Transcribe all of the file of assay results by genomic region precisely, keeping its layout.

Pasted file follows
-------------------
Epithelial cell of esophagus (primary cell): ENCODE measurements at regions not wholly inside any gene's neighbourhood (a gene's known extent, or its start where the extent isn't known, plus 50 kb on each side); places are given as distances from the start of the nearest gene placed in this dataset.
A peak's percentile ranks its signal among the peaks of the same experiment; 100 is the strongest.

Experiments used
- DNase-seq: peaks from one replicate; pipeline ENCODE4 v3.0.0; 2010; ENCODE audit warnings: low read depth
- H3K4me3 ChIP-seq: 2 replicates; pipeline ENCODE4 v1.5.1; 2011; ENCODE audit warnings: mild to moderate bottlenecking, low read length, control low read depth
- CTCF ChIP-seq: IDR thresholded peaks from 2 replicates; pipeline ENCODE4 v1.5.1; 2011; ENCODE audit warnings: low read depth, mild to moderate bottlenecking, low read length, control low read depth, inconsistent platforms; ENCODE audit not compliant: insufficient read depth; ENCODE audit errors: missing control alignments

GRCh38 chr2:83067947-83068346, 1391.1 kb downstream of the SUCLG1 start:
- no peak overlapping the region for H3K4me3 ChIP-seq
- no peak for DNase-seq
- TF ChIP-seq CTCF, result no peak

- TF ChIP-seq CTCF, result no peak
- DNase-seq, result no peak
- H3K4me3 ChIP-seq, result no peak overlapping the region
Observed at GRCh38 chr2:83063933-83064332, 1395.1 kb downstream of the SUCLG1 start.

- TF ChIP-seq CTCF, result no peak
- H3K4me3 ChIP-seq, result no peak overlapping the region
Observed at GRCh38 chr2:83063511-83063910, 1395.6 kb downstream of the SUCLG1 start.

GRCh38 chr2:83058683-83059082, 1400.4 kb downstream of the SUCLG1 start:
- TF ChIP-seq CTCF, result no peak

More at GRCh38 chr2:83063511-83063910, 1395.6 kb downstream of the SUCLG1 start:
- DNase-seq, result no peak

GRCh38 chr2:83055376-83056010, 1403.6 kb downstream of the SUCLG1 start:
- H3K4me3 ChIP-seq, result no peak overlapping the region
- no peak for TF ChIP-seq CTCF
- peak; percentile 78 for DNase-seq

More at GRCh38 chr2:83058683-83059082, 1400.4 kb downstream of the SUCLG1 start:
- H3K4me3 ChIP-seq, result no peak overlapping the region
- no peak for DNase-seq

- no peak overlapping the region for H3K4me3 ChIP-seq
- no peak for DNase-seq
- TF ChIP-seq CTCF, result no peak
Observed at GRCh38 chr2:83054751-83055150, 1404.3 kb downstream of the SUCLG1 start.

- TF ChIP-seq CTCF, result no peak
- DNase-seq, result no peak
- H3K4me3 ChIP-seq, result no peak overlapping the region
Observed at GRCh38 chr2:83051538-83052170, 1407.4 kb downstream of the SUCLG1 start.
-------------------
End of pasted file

Epithelial cell of esophagus (primary cell): ENCODE measurements at regions not wholly inside any gene's neighbourhood (a gene's known extent, or its start where the extent isn't known, plus 50 kb on each side); places are given as distances from the start of the nearest gene placed in this dataset.
A peak's percentile ranks its signal among the peaks of the same experiment; 100 is the strongest.

Experiments used
- DNase-seq: peaks from one replicate; pipeline ENCODE4 v3.0.0; 2010; ENCODE audit warnings: low read depth
- H3K4me3 ChIP-seq: 2 replicates; pipeline ENCODE4 v1.5.1; 2011; ENCODE audit warnings: mild to moderate bottlenecking, low read length, control low read depth
- CTCF ChIP-seq: IDR thresholded peaks from 2 replicates; pipeline ENCODE4 v1.5.1; 2011; ENCODE audit warnings: low read depth, mild to moderate bottlenecking, low read length, control low read depth, inconsistent platforms; ENCODE audit not compliant: insufficient read depth; ENCODE audit errors: missing control alignments

GRCh38 chr2:83067947-83068346, 1391.1 kb downstream of the SUCLG1 start:
- no peak overlapping the region for H3K4me3 ChIP-seq
- no peak for DNase-seq
- TF ChIP-seq CTCF, result no peak

- TF ChIP-seq CTCF, result no peak
- DNase-seq, result no peak
- H3K4me3 ChIP-seq, result no peak overlapping the region
Observed at GRCh38 chr2:83063933-83064332, 1395.1 kb downstream of the SUCLG1 start.

- TF ChIP-seq CTCF, result no peak
- H3K4me3 ChIP-seq, result no peak overlapping the region
Observed at GRCh38 chr2:83063511-83063910, 1395.6 kb downstream of the SUCLG1 start.

GRCh38 chr2:83058683-83059082, 1400.4 kb downstream of the SUCLG1 start:
- TF ChIP-seq CTCF, result no peak

More at GRCh38 chr2:83063511-83063910, 1395.6 kb downstream of the SUCLG1 start:
- DNase-seq, result no peak

GRCh38 chr2:83055376-83056010, 1403.6 kb downstream of the SUCLG1 start:
- H3K4me3 ChIP-seq, result no peak overlapping the region
- no peak for TF ChIP-seq CTCF
- peak; percentile 78 for DNase-seq

More at GRCh38 chr2:83058683-83059082, 1400.4 kb downstream of the SUCLG1 start:
- H3K4me3 ChIP-seq, result no peak overlapping the region
- no peak for DNase-seq

- no peak overlapping the region for H3K4me3 ChIP-seq
- no peak for DNase-seq
- TF ChIP-seq CTCF, result no peak
Observed at GRCh38 chr2:83054751-83055150, 1404.3 kb downstream of the SUCLG1 start.

- TF ChIP-seq CTCF, result no peak
- DNase-seq, result no peak
- H3K4me3 ChIP-seq, result no peak overlapping the region
Observed at GRCh38 chr2:83051538-83052170, 1407.4 kb downstream of the SUCLG1 start.